By WANG WEI
BEIJING (China Daily Show) – While US President Barack Obama treats his Chinese counterpart Hu Jintao to a lavish four-day state visit, it will be left to Mr Hu’s unambitious Vice-President, Bo Xidan – or “Bungling Bo” as he is better known – to look after the People’s Republic in his absence.
Bo acquired his affectionate nickname after a series of public-relations howlers, which include asking a bewildered Rajiv Gandhi if Tibet was “still part of India,” and remains one of China’s best-loved political figures, despite – or perhaps because of – his gaffe-prone public persona.
His most notorious slip-ups include encouraging a hospitalized self-immolation victim to “get up and walk,” challenging then-President Vladimir Putin of Russia to a kung fu contest and spilling an entire bowl of steaming-hot noodles into Japanese Foreign Minister Ngo Kamagochi’s lap during a state banquet.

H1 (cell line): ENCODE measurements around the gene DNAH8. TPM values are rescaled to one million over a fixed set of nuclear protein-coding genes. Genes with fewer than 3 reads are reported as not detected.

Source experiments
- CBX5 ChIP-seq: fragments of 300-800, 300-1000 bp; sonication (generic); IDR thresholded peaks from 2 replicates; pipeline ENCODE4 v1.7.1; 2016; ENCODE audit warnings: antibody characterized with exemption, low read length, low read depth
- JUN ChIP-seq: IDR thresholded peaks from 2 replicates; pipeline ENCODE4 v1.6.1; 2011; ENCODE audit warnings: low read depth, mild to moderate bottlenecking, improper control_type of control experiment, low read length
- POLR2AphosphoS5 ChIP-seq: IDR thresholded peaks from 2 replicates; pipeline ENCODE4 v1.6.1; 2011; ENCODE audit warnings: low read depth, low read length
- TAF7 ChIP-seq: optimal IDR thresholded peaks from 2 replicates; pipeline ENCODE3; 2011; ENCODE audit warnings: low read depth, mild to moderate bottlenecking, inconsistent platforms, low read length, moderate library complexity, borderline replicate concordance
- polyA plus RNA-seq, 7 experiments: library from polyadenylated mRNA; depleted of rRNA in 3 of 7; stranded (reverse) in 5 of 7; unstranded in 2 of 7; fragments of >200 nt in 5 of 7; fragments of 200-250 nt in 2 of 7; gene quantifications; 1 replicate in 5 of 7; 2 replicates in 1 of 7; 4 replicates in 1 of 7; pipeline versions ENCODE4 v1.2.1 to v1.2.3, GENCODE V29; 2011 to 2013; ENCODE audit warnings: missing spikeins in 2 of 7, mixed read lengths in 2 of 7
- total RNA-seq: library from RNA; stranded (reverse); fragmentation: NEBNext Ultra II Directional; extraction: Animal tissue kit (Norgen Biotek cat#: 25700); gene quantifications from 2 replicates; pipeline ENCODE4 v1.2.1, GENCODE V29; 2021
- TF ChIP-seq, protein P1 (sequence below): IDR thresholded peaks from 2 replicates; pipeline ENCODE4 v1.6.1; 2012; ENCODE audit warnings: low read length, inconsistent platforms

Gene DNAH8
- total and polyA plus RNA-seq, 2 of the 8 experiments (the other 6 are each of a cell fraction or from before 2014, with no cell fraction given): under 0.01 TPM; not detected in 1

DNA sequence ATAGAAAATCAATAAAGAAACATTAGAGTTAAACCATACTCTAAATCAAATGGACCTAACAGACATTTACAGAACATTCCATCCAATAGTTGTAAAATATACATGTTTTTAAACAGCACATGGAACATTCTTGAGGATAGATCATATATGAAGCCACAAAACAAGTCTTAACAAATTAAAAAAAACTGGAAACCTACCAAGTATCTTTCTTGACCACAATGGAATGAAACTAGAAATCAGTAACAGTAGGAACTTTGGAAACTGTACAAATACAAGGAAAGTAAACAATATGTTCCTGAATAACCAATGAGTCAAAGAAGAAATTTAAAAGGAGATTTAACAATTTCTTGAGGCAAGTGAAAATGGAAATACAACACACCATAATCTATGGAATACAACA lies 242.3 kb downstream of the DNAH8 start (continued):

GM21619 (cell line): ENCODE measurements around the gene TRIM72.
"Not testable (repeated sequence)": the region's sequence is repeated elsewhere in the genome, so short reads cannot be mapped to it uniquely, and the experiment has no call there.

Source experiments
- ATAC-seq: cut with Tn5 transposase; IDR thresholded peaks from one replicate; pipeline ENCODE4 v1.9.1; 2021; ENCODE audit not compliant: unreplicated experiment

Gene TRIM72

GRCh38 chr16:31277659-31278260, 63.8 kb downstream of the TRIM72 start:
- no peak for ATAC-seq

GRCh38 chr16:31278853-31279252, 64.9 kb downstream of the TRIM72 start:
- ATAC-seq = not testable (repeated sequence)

It was this final act that sealed Bo’s place in the nation’s hearts and made him politically invulnerable.
Bo’s rise to power was prompted by a close relationship with Deng Xiaoping’s son, Deng Pufang, who took sympathy with Bo after the latter suffered repeated bullying from other cadres’ sons.
This led him into President Jiang Zhemin’s sphere of influence, who found Bo’s pratfalls, slips-of-the-tongue and pinpoint slapstick timing the ideal antidote to the Politburo’s dour back-room image.
Bo’s meteoric rise to power reached its peak with his appointment to the Vice-Presidency in 2002, in charge of Public Affairs. This powerful political post put the good-natured buffoon in complete charge of a wide-ranging domestic brief, including much-needed reform of China’s outdated national hukou (household registration) system, overhauling its aging health service and investigating official corruption.
After his expected retirement in 2012, “China’s Mr Bean” is set to join fellow Vice-President Joe Biden and former UK Deputy Prime Minister John Prescott in a goodwill tour of the Middle East, dubbed “The Three Talents.”
Tickets for the events, billed as the “Prince Philip of tours,” are already said to be exchanging hands for thousands of dollars.
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